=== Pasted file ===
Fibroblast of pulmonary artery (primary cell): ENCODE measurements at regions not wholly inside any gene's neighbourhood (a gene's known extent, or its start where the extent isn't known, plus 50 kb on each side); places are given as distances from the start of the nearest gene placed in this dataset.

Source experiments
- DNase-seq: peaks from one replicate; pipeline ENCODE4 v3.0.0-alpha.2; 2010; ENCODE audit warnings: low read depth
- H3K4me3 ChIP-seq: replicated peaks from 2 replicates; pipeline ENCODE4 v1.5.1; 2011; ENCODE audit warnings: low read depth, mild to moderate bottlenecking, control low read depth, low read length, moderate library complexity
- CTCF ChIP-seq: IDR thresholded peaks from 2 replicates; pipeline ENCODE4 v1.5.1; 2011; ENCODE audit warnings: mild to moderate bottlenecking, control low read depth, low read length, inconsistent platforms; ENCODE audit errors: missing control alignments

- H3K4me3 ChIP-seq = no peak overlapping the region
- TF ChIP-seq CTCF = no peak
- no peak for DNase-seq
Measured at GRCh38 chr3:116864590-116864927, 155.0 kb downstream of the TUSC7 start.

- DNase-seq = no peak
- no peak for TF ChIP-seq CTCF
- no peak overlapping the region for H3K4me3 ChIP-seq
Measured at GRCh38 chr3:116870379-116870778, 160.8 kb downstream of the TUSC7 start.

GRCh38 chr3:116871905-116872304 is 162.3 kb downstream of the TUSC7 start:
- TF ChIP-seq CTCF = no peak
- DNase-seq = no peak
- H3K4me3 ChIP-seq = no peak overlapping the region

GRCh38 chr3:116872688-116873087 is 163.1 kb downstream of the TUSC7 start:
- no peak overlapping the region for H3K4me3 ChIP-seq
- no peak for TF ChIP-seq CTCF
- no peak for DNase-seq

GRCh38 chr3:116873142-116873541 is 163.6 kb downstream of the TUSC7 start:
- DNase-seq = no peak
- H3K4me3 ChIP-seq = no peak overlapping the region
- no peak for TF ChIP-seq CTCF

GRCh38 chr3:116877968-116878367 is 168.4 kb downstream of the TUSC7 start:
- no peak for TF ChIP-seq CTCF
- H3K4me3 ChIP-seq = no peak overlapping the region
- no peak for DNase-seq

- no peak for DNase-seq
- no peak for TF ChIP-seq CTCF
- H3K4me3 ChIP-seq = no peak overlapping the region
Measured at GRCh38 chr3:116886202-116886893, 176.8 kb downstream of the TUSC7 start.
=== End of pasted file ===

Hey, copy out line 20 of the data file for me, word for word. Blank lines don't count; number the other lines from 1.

- no peak for TF ChIP-seq CTCF